Dmitri looked appalled, but then evidently followed her instructions. She listened to a rush of Russian from him to his employer and this time she saw Drugoi’s expression darken. But instead of shame or contrition, the puffy face registered surprise and then, quite clearly, anger. He hissed something to Dmitri and turned on his heel even before the translation had been rendered.
‘Mr Drugoi is very angry with you. He says he will speak to your boss.’ As Drugoi and the blonde girl headed out through the door to the stairs, Dmitri added under his breath. ‘I’m afraid you’re going to be in a lot of trouble.’

About the Author

T.A. Williams

T.A. Williams lives in Devon with his Italian wife. He was born in England of a Scottish mother and Welsh father. After a degree in modern languages at Nottingham University, he lived and worked in Switzerland, France and Italy, before returning to run one of the best-known language schools in the UK. He’s taught Arab princes, Brazilian beauty queens and Italian billionaires. He speaks a number of languages and has travelled extensively. He has eaten snake, still-alive fish, and alligator. A Spanish dog, a Russian bug and a Korean parasite have done their best to eat him in return. His hobby is long-distance cycling, but his passion is writing.

Book Spotlight:

Title: Dreaming of St Tropez

Author Name: T.A. Williams

Previous Books: Chasing Shadows, Dreaming of Venice and Dreaming of Florence

Genre: Women’s Fiction, Romance

Release Date: 7th May 2018

Publisher: Canelo

Links to Book:

Amazon (UK)

Kobo (UK)

Google Books (UK)

Apple Books (UK)

Follow the author on Twitter: @TAWilliamsBooks

 

One Summer in Venice- Nicky Pellegrino

The story begins in the UK and is centred around the main character Addolorata’s search for happiness as she struggles with the routine of her daily life and the increasing distance between herself, her husband Eden and her daughter Katia. Following a suggestion from her sister that a short break away will help her re-evaluate her priorities, she finds herself alone in Venice.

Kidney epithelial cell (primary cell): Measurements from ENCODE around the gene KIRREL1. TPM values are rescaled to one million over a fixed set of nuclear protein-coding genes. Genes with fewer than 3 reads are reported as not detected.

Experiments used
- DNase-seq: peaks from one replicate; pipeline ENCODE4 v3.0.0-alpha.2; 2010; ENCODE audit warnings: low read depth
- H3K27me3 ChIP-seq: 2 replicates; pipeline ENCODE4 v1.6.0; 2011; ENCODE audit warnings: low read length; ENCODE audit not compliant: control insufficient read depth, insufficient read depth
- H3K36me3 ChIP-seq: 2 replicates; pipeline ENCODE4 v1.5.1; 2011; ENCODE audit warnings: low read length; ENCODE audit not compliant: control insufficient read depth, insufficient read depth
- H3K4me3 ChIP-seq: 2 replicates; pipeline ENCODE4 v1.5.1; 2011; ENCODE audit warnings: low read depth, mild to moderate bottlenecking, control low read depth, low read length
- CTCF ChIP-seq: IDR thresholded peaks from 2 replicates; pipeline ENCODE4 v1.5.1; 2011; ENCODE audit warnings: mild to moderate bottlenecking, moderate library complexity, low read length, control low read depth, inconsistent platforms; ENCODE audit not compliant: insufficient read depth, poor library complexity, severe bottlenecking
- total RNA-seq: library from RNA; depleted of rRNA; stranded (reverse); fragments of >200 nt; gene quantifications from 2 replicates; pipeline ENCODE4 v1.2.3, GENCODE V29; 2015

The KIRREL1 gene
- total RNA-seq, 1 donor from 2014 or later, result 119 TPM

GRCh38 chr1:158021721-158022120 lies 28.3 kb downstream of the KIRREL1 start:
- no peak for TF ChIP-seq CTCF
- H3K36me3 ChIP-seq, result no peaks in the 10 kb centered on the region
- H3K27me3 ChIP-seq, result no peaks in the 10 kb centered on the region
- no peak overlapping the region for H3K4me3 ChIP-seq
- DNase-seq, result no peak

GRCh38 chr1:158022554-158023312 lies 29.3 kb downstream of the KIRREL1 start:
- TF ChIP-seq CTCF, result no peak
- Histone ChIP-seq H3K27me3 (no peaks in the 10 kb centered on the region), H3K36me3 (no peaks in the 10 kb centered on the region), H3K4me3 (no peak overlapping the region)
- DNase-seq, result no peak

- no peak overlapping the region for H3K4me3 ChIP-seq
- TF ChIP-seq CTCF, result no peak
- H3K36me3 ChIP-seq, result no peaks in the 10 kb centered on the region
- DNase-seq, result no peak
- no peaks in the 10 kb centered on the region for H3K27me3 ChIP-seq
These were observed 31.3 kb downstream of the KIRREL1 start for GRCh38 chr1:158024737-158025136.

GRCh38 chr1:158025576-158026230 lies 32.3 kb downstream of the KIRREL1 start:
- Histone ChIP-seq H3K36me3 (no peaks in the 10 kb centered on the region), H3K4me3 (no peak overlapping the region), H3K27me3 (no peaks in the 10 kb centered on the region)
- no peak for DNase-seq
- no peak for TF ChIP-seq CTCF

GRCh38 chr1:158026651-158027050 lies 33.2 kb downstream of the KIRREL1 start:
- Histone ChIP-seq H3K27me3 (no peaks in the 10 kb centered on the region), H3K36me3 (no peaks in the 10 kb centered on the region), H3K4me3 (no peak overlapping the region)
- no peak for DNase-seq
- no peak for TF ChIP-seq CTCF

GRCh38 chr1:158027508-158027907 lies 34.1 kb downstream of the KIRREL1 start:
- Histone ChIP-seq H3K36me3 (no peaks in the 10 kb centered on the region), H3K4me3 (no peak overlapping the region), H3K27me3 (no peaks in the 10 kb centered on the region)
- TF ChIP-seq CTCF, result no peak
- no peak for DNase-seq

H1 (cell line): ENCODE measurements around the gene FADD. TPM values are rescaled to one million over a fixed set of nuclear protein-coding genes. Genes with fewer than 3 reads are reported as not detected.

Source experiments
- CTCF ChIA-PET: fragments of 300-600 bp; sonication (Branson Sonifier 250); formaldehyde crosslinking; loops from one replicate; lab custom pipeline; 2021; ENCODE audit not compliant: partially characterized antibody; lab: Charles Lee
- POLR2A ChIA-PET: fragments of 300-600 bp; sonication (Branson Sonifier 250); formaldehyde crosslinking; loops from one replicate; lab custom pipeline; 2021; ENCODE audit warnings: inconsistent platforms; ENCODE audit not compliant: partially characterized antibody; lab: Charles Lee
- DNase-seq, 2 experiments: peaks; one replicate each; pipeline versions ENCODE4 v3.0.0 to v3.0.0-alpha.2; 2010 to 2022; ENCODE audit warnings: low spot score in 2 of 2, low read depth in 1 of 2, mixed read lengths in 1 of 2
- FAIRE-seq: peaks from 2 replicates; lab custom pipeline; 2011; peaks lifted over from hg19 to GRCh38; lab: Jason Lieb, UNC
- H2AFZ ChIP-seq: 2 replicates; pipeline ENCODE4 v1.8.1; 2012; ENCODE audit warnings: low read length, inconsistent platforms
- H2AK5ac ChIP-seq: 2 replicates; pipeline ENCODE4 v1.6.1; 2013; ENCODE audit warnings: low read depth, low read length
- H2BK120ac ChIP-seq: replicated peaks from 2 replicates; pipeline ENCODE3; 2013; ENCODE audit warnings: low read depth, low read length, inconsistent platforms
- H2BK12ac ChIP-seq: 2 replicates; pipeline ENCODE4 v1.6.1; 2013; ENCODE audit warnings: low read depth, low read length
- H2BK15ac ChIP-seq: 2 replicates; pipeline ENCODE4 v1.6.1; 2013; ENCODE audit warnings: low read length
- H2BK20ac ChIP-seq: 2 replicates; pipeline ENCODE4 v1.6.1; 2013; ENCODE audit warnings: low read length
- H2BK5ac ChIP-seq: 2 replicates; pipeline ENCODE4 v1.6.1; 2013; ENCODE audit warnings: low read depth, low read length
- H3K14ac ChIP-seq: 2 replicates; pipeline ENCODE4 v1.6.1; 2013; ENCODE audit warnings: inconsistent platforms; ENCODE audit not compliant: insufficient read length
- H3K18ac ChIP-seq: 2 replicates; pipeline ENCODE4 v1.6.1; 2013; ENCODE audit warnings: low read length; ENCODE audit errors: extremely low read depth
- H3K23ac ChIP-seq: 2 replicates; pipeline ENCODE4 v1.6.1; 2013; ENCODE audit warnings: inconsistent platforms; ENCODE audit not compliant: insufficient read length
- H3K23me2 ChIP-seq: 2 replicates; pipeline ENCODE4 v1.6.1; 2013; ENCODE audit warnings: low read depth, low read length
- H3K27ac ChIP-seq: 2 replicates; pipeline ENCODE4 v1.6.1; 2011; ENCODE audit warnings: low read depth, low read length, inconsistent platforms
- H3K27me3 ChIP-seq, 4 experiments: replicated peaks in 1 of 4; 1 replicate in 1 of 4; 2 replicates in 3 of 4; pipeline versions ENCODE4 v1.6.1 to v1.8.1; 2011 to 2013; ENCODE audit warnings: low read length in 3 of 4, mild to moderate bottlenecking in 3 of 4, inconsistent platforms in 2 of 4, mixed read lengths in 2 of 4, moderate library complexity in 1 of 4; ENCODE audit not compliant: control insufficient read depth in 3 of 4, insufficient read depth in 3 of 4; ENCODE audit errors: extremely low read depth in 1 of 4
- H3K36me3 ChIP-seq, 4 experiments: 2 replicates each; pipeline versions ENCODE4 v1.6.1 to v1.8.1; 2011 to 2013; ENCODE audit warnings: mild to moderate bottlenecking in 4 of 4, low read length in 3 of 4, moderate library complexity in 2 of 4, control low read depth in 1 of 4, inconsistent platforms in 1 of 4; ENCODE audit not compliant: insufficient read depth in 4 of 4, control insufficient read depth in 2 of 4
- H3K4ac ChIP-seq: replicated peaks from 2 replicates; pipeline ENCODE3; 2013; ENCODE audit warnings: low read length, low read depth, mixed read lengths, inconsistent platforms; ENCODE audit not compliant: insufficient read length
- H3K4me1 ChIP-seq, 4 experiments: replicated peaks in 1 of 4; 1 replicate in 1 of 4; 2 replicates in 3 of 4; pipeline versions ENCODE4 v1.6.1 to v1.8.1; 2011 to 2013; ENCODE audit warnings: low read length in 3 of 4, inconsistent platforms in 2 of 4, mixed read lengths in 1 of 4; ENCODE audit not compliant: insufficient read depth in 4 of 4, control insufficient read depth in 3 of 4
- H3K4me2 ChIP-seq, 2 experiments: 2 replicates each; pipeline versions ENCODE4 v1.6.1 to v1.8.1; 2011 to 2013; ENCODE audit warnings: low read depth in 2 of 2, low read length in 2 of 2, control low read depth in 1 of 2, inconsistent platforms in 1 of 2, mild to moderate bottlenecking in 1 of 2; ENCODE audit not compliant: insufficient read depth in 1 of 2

Captured under the spell of the city and with a little persuasion from the slightly eccentric Coco who she meets one day in the streets of Venice, she decides to stay for the summer and begins to compile a list of the the things that make her happy, searching for the simple things in life that put a smile on her face.

Just as Addolorata is bewitched by the beauty and simplicity of Venice, the reader is similarly drawn into the story. While there are obvious references to some of Venice’s most recognised attractions, the author relies more on descriptions of everyday scenes and the lives of locals which adds to the overall appeal as you realise this story could easily apply to anyone, anywhere. The encounters with other characters add real flavour and help to shape Addolorata’s thinking as she questions whether she wants the life she had or the life she now finds herself living, albeit only for the summer.

The theme of food throughout neatly weaves together her life in the UK and Venice and the description of typical Venetian dishes adds mouth-watering authenticity. Similarly, music and, in particular, the tango, is another tool used effectively by the author to mark a contrast between the things Addolorata perceives to be the widely accepted notions of what brings happiness and those she allows herself to recognise as she becomes more comfortable with herself and her surroundings.

The end of the novel serves to provide an overall sense of perspective as a sudden change in circumstances forces Addolorata to change her focus again and all of the threads of the story become interwoven once more.

A thoroughly enjoyable read and one where, as a reader, you find yourself not only empathising with the main character, but maybe even evaluating your own outlook on life too.